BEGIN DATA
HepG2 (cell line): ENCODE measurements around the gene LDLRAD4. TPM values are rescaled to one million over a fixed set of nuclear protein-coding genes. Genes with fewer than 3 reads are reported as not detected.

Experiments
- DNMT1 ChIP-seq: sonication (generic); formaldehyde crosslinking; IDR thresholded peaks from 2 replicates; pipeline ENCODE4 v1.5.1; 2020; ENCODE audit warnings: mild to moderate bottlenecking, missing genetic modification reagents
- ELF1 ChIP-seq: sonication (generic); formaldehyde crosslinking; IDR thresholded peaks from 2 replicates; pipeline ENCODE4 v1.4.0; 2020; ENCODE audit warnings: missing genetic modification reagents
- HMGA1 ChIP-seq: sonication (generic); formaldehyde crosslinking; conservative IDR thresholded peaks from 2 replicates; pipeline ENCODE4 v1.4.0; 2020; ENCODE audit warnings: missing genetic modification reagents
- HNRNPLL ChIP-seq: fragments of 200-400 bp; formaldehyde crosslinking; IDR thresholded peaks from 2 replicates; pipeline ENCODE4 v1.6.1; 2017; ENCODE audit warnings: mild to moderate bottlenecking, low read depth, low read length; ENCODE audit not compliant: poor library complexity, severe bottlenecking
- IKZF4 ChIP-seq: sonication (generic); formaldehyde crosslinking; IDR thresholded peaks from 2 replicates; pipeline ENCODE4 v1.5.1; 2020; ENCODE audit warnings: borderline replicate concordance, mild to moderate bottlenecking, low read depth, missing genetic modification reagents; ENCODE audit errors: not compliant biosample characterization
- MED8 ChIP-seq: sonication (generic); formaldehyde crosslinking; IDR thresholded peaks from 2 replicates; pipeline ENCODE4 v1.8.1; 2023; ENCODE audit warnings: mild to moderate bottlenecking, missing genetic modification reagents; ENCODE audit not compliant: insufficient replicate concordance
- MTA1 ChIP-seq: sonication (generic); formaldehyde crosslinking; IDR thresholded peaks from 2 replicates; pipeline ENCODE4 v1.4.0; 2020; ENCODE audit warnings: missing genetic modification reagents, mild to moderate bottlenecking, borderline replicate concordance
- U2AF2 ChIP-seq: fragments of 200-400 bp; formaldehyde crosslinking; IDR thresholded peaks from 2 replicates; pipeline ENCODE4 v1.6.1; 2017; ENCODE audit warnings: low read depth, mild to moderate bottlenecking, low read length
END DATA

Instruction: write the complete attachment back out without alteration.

HepG2 (cell line): ENCODE measurements around the gene LDLRAD4. TPM values are rescaled to one million over a fixed set of nuclear protein-coding genes. Genes with fewer than 3 reads are reported as not detected.

Experiments
- DNMT1 ChIP-seq: sonication (generic); formaldehyde crosslinking; IDR thresholded peaks from 2 replicates; pipeline ENCODE4 v1.5.1; 2020; ENCODE audit warnings: mild to moderate bottlenecking, missing genetic modification reagents
- ELF1 ChIP-seq: sonication (generic); formaldehyde crosslinking; IDR thresholded peaks from 2 replicates; pipeline ENCODE4 v1.4.0; 2020; ENCODE audit warnings: missing genetic modification reagents
- HMGA1 ChIP-seq: sonication (generic); formaldehyde crosslinking; conservative IDR thresholded peaks from 2 replicates; pipeline ENCODE4 v1.4.0; 2020; ENCODE audit warnings: missing genetic modification reagents
- HNRNPLL ChIP-seq: fragments of 200-400 bp; formaldehyde crosslinking; IDR thresholded peaks from 2 replicates; pipeline ENCODE4 v1.6.1; 2017; ENCODE audit warnings: mild to moderate bottlenecking, low read depth, low read length; ENCODE audit not compliant: poor library complexity, severe bottlenecking
- IKZF4 ChIP-seq: sonication (generic); formaldehyde crosslinking; IDR thresholded peaks from 2 replicates; pipeline ENCODE4 v1.5.1; 2020; ENCODE audit warnings: borderline replicate concordance, mild to moderate bottlenecking, low read depth, missing genetic modification reagents; ENCODE audit errors: not compliant biosample characterization
- MED8 ChIP-seq: sonication (generic); formaldehyde crosslinking; IDR thresholded peaks from 2 replicates; pipeline ENCODE4 v1.8.1; 2023; ENCODE audit warnings: mild to moderate bottlenecking, missing genetic modification reagents; ENCODE audit not compliant: insufficient replicate concordance
- MTA1 ChIP-seq: sonication (generic); formaldehyde crosslinking; IDR thresholded peaks from 2 replicates; pipeline ENCODE4 v1.4.0; 2020; ENCODE audit warnings: missing genetic modification reagents, mild to moderate bottlenecking, borderline replicate concordance
- U2AF2 ChIP-seq: fragments of 200-400 bp; formaldehyde crosslinking; IDR thresholded peaks from 2 replicates; pipeline ENCODE4 v1.6.1; 2017; ENCODE audit warnings: low read depth, mild to moderate bottlenecking, low read length